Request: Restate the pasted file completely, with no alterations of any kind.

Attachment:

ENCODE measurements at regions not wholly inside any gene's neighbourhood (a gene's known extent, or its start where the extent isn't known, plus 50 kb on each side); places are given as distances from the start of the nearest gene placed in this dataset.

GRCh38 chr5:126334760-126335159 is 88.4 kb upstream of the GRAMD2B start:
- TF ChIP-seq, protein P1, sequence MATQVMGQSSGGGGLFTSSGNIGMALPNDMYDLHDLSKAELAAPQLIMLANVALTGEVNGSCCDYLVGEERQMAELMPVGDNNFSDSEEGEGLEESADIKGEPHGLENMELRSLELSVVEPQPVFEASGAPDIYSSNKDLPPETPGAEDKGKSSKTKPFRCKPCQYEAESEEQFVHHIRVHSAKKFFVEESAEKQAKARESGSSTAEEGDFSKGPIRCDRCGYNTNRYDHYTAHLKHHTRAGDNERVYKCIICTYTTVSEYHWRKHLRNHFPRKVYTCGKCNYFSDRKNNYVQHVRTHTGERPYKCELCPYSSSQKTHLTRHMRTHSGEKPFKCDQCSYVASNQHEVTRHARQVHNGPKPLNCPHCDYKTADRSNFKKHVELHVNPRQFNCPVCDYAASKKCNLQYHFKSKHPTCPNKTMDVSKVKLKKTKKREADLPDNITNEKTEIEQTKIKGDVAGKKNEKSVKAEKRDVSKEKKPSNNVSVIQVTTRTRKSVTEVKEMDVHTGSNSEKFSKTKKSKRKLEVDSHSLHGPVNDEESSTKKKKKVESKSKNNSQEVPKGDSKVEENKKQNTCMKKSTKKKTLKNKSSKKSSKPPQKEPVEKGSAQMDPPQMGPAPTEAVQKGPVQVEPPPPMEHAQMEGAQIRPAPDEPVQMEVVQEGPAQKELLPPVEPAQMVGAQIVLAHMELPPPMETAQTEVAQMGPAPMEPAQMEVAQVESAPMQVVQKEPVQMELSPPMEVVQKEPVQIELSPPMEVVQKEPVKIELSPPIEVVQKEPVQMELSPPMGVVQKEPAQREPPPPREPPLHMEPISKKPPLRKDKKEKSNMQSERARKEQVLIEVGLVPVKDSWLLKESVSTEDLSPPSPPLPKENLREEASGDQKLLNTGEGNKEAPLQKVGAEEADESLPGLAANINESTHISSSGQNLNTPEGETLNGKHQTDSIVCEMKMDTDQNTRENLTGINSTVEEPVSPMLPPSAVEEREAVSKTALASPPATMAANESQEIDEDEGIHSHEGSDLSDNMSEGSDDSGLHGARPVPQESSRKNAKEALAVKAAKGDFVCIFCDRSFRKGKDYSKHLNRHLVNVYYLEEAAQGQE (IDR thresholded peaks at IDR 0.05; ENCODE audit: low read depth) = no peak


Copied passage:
ENCODE measurements at regions not wholly inside any gene's neighbourhood (a gene's known extent, or its start where the extent isn't known, plus 50 kb on each side); places are given as distances from the start of the nearest gene placed in this dataset.

GRCh38 chr5:126334760-126335159 is 88.4 kb upstream of the GRAMD2B start:
- TF ChIP-seq, protein P1, sequence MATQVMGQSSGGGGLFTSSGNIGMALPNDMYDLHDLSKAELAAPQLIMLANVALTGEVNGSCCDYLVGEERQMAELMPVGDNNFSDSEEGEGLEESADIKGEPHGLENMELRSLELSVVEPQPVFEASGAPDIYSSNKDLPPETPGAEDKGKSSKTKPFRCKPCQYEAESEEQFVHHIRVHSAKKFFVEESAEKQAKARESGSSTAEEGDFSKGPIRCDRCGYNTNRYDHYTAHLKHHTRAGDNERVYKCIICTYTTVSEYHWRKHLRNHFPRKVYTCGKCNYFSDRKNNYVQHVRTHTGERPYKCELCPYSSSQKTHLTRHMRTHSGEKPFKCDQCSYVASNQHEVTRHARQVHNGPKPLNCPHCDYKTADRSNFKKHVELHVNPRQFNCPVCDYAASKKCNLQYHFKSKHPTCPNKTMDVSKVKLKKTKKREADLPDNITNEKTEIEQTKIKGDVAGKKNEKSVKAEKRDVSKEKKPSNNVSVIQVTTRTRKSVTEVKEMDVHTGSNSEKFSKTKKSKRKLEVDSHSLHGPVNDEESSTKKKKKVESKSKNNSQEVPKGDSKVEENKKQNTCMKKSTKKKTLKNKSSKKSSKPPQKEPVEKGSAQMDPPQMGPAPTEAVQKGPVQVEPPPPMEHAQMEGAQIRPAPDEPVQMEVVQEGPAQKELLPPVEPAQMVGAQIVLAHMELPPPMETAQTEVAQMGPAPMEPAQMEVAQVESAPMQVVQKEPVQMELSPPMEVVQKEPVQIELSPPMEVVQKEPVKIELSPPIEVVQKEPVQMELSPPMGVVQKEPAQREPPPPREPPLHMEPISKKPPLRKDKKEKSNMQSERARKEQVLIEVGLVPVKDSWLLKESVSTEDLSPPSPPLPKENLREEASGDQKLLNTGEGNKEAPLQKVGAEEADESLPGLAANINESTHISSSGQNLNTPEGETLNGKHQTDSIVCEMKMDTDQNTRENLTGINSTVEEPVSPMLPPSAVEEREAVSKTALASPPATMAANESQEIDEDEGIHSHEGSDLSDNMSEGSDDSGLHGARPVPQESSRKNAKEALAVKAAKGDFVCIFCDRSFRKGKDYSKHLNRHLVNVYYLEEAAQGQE (IDR thresholded peaks at IDR 0.05; ENCODE audit: low read depth) = no peak